Test Doubles

Test doubles are one of the main concepts we use to create fast, independent, deterministic and reliable tests. Similar to the way Hollywood uses a _stunt double* to film dangerous scenes in a movie to avoid the costly risk a high paid actor gets hurt, we use a test double in early test stages to avoid the speed and dollar cost of using the piece of software the test double is standing in for. We also use test doubles to force certain conditions or states of the application we want to test. Test doubles can be used in any stage of testing but in general, they are heavily used during the initial testing stages in our CD pipeline and used much less in the later stages. There are many different kinds of test doubles such as stubs, mocks, spies, etc.

Testing Glossary

Test Double

  • Test Double: A test double is a generic term for any case where you replace a production object for testing purposes.
  • Dummy: A dummy is passed around but never actually used. Usually it is just used to fill parameter lists.
  • Fake: A fake actually has a working implementation, but usually takes some shortcut which makes it not suitable for production (an InMemoryTestDatabase is a good example).
  • Stub: A stub provides canned answers to calls made during the test, usually not responding at all to anything outside what’s programmed in for the test.
  • Spy: A spy is a stub that also records some information based on how it was called. One form of this might be an email service that records how many messages it was sent.
  • Mock: A mock is pre-programmed with expectations which form a specification of the calls it is expected to receive. It can throw an exception if it receives a call it doesn’t expect and is checked during verification to ensure it got all the calls it was expecting.



    public void init() throws Exception {

    // ===============Arrange===============
    userService = Mockito.spy(userService);
    ObjectMapper mapper = new ObjectMapper();
    // Here we are putting data from user_spy.json
    spyData = mapper.readValue(new File(TestConstants.DATA_FILE_ROOT + "user_spy.json"), User.class);
    Mockito.doReturn(spyData).when(userService).getUserInfo(TestConstants.userId);// spy json data for the user data

    // Mock the userService
    public void verifySpyUserDetails() throws Exception {
    // ===============Act===============
    User user = userService.getUserInfo(TestConstants.userId); // user data comes from spy
    verify(userService).getUserInfo(TestConstants.userId); // verify the userservice.getUserInfo method is called
    verify(userService, times(1)).getUserInfo(TestConstants.userId);// verify from spy the getUserInfo called one
    // ===============Assert===============
    // validate the expected spyData is matching with actual user Data
    Assert.assertEquals(spyData.getManager(), user.getManager());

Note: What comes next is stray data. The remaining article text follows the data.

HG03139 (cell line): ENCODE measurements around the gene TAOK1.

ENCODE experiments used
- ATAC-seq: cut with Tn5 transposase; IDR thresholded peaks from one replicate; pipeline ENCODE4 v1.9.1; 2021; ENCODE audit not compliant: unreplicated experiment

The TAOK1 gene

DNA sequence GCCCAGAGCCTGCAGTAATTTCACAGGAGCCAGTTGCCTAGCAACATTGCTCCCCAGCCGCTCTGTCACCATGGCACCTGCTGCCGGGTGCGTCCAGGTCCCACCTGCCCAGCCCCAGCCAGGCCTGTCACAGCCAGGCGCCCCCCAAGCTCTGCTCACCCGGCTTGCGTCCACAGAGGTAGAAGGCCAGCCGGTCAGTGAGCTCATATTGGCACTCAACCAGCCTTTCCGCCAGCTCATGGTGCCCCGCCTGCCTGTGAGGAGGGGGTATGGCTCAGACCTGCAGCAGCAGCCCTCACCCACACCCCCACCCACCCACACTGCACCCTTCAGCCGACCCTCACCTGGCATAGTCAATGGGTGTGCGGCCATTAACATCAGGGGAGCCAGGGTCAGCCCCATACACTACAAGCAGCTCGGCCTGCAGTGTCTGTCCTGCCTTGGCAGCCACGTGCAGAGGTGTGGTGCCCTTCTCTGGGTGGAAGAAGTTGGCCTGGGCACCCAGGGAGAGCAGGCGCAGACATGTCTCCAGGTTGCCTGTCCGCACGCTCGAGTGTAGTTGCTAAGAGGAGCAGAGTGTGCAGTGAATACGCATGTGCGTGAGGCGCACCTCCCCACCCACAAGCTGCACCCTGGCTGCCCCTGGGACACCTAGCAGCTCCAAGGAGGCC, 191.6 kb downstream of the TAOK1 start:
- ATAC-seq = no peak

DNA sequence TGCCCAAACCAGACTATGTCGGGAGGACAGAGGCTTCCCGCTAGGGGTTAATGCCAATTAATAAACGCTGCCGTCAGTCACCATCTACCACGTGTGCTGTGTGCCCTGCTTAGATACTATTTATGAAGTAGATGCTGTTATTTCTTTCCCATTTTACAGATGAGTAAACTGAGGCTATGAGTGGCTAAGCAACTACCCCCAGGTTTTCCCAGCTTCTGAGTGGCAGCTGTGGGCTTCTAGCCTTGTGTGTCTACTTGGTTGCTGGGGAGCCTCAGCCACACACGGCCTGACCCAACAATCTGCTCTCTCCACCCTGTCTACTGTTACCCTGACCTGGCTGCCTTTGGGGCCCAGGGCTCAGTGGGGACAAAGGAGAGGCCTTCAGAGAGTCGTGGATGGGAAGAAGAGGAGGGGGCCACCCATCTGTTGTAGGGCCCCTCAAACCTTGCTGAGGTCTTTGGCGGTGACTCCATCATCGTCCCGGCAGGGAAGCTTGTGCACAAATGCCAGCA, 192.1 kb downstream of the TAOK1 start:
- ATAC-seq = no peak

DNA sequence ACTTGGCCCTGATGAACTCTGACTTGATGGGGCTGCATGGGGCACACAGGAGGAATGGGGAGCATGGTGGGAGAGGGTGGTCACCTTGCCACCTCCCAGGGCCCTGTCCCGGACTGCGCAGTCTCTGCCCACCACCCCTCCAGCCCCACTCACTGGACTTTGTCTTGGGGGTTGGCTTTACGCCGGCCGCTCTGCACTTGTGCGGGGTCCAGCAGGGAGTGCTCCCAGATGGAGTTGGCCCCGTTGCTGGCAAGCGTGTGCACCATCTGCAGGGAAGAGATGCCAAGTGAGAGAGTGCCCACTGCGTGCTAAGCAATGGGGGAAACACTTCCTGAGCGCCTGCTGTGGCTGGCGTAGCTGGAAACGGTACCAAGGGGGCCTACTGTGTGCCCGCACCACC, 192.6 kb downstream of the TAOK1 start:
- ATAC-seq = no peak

Assert.assertEquals(spyData.getVp(), user.getVp());
    Assert.assertEquals(spyData.getOrganization(), user.getOrganization());
    Assert.assertEquals(spyData.getDirector(), user.getDirector());
    Assert.assertEquals(spyData.getDirector(), user.getDirector());

    public void cleanUp() {
    reset(userService);// Reseting the userServiceSpy

Platform Independent Mocking Frameworks

Framework Reasoning
  • Simple, great for scaffolding
  • Follows REST conventions
  • Stateful
  • Allows for more than just HTTP (multi-protocol)
  • Simple to use and configure
  • Large language support


Framework Reasoning
  • Supports proxying existing GraphQL APIs.
  • Simple GraphQL directive-based data mocking.
  • Uses faker.js under the hood.
  • Built-in utilities for mocking collections (MockList)
  • Great documentation and interoperability with existing GraphQL (NodeJS) solutions.

Platform Specific


Framework Reasoning
expect(jest) For all generic assertions/mocking
jest-dom For DOM assertions
supertest For in-process test a http server
nock for http server endpoint assertion/mocking with NodeJS

For FE mocking, the recommendation is kept more open to allow for other frameworks as necessary, such as msw or mirage


Framework Reasoning
MockK (Kotlin projects)
  • Provides a common when this →then that mocking API in an Idiomatic Kotlin DSL
  • Built in support for mocking top level functions, extensions, static objects
  • Detailed documentation with examples of how to mock and verify different cases
  • Concise and descriptive exception logs
  • Minimal configuration per TestClass (limited to resetting state)
  • Process local mock server
  • Embedded in tests, no separate mock execution
  • Simplistic but powerful api that can support state
  • Easy to use. Start MWS before test, initialize netApi with the baseUrl of the MWS instance, configure in test’s // GIVEN phase, stop server after.


For iOS, Apple test frameworks support a rich feature set, documentation and community. As a team we prefer using 1P tooling and adding Homegrown solution on top of it. The reason we do this is because Apple has been notorious in changing API’s at rapid iterations. This also results us to constantly update 3P solutions which have a risk of getting discontinued and maintaining them is a challenge. Hence iOS team prefers to use more maintainable solution which would be 1P with additional Homegrown Utilities as required.

Java (BE)

Framework Reasoning
  • Power mock is actually superset of Mockito.
  • Provides Static mocking functionality
  • Standard mocking tool
  • Has annotations for easy creation of many mocks at test construction
Last modified December 15, 2023: Reorganize (7579932)